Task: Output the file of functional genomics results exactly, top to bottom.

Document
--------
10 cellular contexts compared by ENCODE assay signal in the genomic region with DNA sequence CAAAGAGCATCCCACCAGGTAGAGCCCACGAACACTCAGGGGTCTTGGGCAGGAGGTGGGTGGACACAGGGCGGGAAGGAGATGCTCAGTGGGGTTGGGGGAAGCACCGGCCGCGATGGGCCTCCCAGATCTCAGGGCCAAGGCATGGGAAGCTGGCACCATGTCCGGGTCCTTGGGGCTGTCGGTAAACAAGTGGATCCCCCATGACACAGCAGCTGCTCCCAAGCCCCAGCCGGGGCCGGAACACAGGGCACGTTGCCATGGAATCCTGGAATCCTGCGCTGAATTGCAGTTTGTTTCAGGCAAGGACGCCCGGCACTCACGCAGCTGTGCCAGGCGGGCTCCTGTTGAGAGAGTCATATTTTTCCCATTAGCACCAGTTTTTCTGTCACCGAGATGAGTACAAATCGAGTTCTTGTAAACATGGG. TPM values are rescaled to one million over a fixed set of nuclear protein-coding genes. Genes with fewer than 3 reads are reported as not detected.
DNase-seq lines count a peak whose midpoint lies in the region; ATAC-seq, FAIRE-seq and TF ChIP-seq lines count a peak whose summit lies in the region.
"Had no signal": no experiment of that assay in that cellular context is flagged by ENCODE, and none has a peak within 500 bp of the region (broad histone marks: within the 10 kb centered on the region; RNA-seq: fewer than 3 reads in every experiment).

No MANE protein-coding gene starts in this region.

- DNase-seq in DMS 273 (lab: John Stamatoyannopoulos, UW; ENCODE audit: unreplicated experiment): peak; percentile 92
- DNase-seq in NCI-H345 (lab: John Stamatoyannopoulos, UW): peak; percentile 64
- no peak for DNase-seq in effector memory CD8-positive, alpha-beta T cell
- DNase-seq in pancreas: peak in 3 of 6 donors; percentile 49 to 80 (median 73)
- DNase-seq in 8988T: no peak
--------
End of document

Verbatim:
10 cellular contexts compared by ENCODE assay signal in the genomic region with DNA sequence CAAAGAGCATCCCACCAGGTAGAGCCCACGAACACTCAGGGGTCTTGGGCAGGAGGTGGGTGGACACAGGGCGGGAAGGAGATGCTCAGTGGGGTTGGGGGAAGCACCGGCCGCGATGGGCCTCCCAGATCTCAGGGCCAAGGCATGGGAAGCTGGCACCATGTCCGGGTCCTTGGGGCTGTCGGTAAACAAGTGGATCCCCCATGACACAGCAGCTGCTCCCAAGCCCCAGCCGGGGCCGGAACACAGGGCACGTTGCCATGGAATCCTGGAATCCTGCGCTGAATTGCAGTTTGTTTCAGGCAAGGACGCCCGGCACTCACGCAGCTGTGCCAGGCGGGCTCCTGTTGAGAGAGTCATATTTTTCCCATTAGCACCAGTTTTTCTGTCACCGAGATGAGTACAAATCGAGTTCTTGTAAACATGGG. TPM values are rescaled to one million over a fixed set of nuclear protein-coding genes. Genes with fewer than 3 reads are reported as not detected.
DNase-seq lines count a peak whose midpoint lies in the region; ATAC-seq, FAIRE-seq and TF ChIP-seq lines count a peak whose summit lies in the region.
"Had no signal": no experiment of that assay in that cellular context is flagged by ENCODE, and none has a peak within 500 bp of the region (broad histone marks: within the 10 kb centered on the region; RNA-seq: fewer than 3 reads in every experiment).

No MANE protein-coding gene starts in this region.

- DNase-seq in DMS 273 (lab: John Stamatoyannopoulos, UW; ENCODE audit: unreplicated experiment): peak; percentile 92
- DNase-seq in NCI-H345 (lab: John Stamatoyannopoulos, UW): peak; percentile 64
- no peak for DNase-seq in effector memory CD8-positive, alpha-beta T cell
- DNase-seq in pancreas: peak in 3 of 6 donors; percentile 49 to 80 (median 73)
- DNase-seq in 8988T: no peak